By Mark Okoth
Almost half of Homa Bay county residents live below the poverty line at 48.4 %. Suba South sub-county with a population of 122,383 is the most hit across the county with a share of 52.8%.
25-year-old Emmanuel Goroba who hails from Gwassi understands better the predicament of the residents. His family rely on small-scale farming and fishing to irk a living.
However, he notes that farm produce is not enough to sustain their family. He attributes the high poverty levels in the region to harsh climatic conditions and the use of traditional farming methods which do not yield quality produce.
The main economic activity in Suba South is farming with sunflower as the main cash crop, however, most farmers here engage in subsistence farming.
Goroba also acknowledges that most farmers lack knowledge of savings and investments. Besides agricultural practices, residents also rely on small-scale fishing. Similarly, fishing is also facing several challenges mainly lack regulations.
Goroba is hopeful that Suba South can see a reduced number of people living below the poverty line if they can have access to quality seeds and modern farming technology. He believes that a grain storage facility will also help especially during seasons of low productivity. At the same time, he has called for regulations in the fishing sector.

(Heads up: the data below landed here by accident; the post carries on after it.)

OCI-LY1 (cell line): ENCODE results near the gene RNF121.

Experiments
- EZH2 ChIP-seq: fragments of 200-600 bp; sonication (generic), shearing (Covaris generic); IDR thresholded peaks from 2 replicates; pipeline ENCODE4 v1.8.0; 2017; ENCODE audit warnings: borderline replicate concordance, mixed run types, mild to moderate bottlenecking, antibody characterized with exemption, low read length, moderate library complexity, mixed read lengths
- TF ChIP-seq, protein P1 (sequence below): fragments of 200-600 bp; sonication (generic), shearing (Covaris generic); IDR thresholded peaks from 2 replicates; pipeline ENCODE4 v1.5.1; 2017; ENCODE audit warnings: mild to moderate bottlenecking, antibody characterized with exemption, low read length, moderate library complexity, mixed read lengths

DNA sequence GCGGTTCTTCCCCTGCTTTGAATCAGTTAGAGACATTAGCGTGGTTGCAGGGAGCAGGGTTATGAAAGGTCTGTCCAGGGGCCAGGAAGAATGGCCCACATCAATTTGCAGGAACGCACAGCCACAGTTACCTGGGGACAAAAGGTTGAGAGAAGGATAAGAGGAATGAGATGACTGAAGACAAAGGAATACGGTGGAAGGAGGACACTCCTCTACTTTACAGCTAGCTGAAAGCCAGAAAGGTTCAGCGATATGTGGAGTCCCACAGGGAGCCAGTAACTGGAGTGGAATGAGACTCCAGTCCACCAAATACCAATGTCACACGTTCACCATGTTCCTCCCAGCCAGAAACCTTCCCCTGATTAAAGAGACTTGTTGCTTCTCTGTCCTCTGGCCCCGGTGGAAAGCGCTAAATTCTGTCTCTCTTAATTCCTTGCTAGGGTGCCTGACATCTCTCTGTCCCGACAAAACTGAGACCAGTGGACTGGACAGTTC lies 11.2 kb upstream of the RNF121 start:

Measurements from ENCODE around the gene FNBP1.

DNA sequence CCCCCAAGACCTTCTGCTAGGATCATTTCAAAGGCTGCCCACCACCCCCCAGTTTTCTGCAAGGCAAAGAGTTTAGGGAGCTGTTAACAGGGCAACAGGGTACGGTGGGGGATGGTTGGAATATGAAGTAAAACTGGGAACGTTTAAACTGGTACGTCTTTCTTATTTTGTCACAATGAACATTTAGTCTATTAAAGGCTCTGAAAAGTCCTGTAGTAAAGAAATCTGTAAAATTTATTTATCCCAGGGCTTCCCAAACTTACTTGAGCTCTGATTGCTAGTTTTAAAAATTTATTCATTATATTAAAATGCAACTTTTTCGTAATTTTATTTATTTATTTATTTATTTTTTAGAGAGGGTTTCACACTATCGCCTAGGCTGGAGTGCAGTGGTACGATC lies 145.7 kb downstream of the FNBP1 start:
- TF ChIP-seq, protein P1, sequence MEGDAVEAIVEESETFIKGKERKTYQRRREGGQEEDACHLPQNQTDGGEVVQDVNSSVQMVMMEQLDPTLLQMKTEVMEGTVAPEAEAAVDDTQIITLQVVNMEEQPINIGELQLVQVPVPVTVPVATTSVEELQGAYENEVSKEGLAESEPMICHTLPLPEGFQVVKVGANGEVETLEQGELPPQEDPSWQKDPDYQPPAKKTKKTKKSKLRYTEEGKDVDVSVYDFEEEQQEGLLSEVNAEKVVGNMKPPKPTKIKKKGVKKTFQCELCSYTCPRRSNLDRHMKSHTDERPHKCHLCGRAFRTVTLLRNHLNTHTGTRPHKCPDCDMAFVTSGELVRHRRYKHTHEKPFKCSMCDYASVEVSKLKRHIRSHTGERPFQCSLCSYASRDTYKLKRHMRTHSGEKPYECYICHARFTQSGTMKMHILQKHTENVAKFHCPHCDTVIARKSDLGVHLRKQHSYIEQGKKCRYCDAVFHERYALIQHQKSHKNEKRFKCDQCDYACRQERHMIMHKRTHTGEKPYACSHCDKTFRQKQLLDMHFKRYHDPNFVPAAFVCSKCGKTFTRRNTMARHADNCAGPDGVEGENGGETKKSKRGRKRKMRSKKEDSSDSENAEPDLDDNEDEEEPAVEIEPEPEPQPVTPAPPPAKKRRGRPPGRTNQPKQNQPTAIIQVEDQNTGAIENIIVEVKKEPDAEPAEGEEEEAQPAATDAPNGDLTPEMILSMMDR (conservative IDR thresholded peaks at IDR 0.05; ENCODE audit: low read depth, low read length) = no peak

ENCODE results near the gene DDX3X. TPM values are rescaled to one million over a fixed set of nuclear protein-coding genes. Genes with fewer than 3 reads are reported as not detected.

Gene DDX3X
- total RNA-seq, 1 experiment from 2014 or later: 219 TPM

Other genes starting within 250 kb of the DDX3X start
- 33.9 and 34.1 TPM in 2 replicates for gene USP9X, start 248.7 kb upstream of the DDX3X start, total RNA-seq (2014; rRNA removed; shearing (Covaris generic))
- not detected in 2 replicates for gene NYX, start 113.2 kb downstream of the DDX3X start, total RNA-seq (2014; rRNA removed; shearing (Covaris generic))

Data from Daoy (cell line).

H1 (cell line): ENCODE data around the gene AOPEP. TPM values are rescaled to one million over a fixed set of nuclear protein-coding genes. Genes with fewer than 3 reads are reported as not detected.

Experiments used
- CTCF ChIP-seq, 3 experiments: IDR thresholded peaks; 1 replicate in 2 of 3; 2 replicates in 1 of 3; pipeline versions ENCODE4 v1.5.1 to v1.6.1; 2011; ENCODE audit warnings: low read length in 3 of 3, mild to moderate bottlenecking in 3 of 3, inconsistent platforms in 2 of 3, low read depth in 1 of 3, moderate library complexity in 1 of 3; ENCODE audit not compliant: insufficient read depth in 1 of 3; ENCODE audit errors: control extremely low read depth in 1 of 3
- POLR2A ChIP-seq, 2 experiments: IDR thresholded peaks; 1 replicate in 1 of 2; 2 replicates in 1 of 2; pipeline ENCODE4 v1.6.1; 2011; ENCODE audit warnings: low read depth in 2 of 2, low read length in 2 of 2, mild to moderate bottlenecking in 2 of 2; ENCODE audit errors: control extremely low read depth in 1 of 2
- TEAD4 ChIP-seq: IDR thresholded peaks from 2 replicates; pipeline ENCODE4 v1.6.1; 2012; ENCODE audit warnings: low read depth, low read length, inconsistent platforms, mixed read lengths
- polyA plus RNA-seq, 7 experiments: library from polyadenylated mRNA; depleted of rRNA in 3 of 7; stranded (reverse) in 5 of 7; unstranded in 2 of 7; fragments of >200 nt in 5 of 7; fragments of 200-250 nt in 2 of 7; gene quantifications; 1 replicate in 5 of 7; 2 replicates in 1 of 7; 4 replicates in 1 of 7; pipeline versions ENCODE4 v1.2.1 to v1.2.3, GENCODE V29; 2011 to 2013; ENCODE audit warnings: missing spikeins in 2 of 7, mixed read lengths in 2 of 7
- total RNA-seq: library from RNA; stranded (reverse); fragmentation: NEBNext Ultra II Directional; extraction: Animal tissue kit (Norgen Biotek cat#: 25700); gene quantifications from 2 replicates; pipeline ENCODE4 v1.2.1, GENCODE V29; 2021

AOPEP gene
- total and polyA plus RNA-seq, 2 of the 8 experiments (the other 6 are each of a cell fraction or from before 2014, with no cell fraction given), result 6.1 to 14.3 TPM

A desktop survey by Cedia Africa/Utawala (2016) reported that key challenges affecting land use and agriculture in Homa Bay include, lack of access to credit, an outbreak of pests and diseases, inadequate staff at sub-county, ward and location levels, high poverty levels and low soil fertility.
The onset of devolution was viewed as a solution to managing the high poverty levels. Consequently, the county government of Homa Bay came up with a transformative project for trade and industrialization.
The projects included a maize processing plant at Suba South which was aimed at producing quality and affordable flour for Sh20 million.
Suba South was also among four other sub-counties where the county government intended to revitalise monitoring, control and surveillance to increase fisheries productivity. This was aimed at enhancing food security and improving livelihood.
The government also planned to fully operationalize the post-harvest grain storage facility in Kigoto ( Suba South) and construct a similar facility in all eight sub-counties. Additionally, under the CDIP report, the county is projected to set aside about Sh1.2 billion to boost several agricultural activities.
The 2021 Homa bay county fiscal strategy paper listed agricultural productivity as a strategic focus which was to be achieved through sharing modern farming techniques, enhancing the storage of produce, improving seed quality and providing farm inputs. These afford were geared towards improved food security and nutrition.
Image: A Homa Bay county farmer. Source: The Star
This story was produced by Ekialo Ekiona FM in partnership with Code for Africa, Kenya Community Media Network and the Catholic Media Council with support from the German Cooperation as a part of the Our County Our Responsibility project.